A woman in a hijab holds her son's hand while sitting on the couch.

Imran , 7 looks forward to the Muslim holiday Eid al-Fitr on the first day after Ramadan, which he says is kind of like Christmas.

(Dania Maxwell / Los Angeles Times)

There’s a lot of Christmas decor surrounding the Tustin home of Sara and Sameer Ahmed and their three young children. Lights twinkle in the bushes in their neighbors’ yards and wreaths decorate their front doors. Blue and white light icicles drip from one garage, while a string of ornaments hangs from another. But the Ahmeds’ decorating will come later, when they put up strings of moon and star lights to celebrate Ramadan, a holy month in the Islamic calendar.

Imran, 7, has friends who celebrate Christmas, but he doesn’t think it’s a big deal that his family doesn’t. Instead, he looks forward to Eid al-Fitr, the first day after Ramadan, which he says is kind of like Christmas.

“In the morning, you have to wake up pretty early to do Eid prayers, and then you meet family and get gifts from them and you give to charity and then you go home and get gifts from your family,” he says, surrounded by pillows on a fluffy couch.

His dad, Sameer, whose parents immigrated from India and who grew up in Bakersfield, remembers watching his friends celebrate Christmas and thinking that it all looked like a lot of fun — the reindeer, the presents, the songs that he’d somehow memorized without even trying. Now that he has kids, he wants to make Muslim holidays just as exciting for them.

“It’s hard to replicate Christmas when it’s something the entire society does,” he says. “But we’ve kind of taken it on ourselves, as a lot of parents our generation in the Islamic faith here have, to try to make our holidays really fun.”

While the Ahmeds don’t celebrate Christmas themselves, they do support the celebrations of their friends. They cheered their neighbors on when they won second place in their community’s Christmas decorating contest, and as physicians, they often pick up the Christmas shift at the hospital so their colleagues can be with their families.

“We want them to enjoy it,” Sara says. “And for us, it’s just another day.”

Just don’t tell other kids Santa isn’t real

Amisha Patel and Nisharag Shah, parents of 2-year-old Lily, didn’t feel left out of Christmas celebrations growing up Hindu in the United States. That’s because both their families honored the holiday in their own way.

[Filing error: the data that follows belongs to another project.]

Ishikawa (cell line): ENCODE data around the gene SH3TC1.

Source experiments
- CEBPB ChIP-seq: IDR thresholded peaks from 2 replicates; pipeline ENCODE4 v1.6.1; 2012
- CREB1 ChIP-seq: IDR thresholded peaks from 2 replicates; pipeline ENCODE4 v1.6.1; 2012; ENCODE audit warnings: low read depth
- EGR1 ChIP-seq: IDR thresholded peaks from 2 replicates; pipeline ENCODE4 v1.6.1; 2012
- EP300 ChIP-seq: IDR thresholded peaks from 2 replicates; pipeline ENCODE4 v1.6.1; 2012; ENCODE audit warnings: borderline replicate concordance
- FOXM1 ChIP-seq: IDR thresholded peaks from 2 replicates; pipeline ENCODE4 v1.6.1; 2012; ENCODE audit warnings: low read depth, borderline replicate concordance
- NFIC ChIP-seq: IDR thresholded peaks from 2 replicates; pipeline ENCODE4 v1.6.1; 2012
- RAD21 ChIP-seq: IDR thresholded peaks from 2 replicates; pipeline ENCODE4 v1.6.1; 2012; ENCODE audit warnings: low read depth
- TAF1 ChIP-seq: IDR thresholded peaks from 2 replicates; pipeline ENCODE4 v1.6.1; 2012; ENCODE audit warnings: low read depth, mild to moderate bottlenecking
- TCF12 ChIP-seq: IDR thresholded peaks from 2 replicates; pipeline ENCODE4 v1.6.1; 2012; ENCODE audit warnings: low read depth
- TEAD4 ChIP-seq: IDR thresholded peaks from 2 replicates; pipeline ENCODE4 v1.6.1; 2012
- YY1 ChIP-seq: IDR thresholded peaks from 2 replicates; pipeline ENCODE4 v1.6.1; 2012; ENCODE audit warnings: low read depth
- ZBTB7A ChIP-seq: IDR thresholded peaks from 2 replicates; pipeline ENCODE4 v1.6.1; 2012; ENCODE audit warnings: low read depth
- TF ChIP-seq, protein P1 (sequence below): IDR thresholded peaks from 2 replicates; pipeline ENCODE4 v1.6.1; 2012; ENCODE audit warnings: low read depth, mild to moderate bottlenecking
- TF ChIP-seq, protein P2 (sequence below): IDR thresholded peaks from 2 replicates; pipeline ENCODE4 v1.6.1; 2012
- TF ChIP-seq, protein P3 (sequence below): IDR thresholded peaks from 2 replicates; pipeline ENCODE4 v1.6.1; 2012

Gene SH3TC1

“I love crafting, and my mom and I would decorate the house every year,” says Amisha, sitting in the family’s bright Miracle Mile apartment. “It was the first house we had in America, and the first time my parents had an opportunity to decorate like that. My mom was really into the whole thing.”

A child looks up as her father points to an arts project on a table.

Nisharag Shah and Amisha Patel bought their 2-year-old daughter Lily a few Christmas presents last year. Christmas celebrates “universal values,” Shah says.

(Michael Blackshire / Los Angeles Times)

There were icicle lights outside their rural Georgia home, garland on the banister and stockings hanging above the fireplace. But it wasn’t a totally traditional Christmas. They didn’t have a Christmas tree, and while she did receive presents on Dec. 25, Santa Claus wasn’t part of the deal.

“My friends would talk about Santa, but I remember my aunt telling me, ‘Hey, if someone tells you Santa Claus is real, you don’t say anything,’” she says.

Her husband, Nisharag, had a similar experience in his childhood home outside Chicago. His family would string holiday lights around their yard in late October or early November for Diwali, the Hindu festival of lights that welcomes the new year. Then, they left them up for Christmas. He did have a Christmas tree and a few presents to open on Dec. 25.

Looking back on it now, he thinks his parents — who immigrated from India — wanted him and his siblings to feel comfortable in their American home.

“They knew that after winter break, we’d go back to school and all the kids would talk about what gifts they got on Christmas and they didn’t want us to feel left out,” he says. “My mom and dad felt like these are the traditions that exist in the country we live in, so you’ll also get a gift. We didn’t complain about it, obviously.”

Nisharag, Amisha and Lily are heading to India to visit family this Christmas, but last year, they had a little tree in their apartment and bought presents for Lily to open.

“Christmas traditions are service, celebrating each other and quality time with family and friends. Those are universal values.”

— Nisharag Shah

“Christmas traditions are service, celebrating each other and quality time with family and friends,” Nisharag says, adding that his guru Pramukh Swami Maharaj teaches respect for all religions. “Those are universal values.”

Celebrating ‘Jewish Christmas’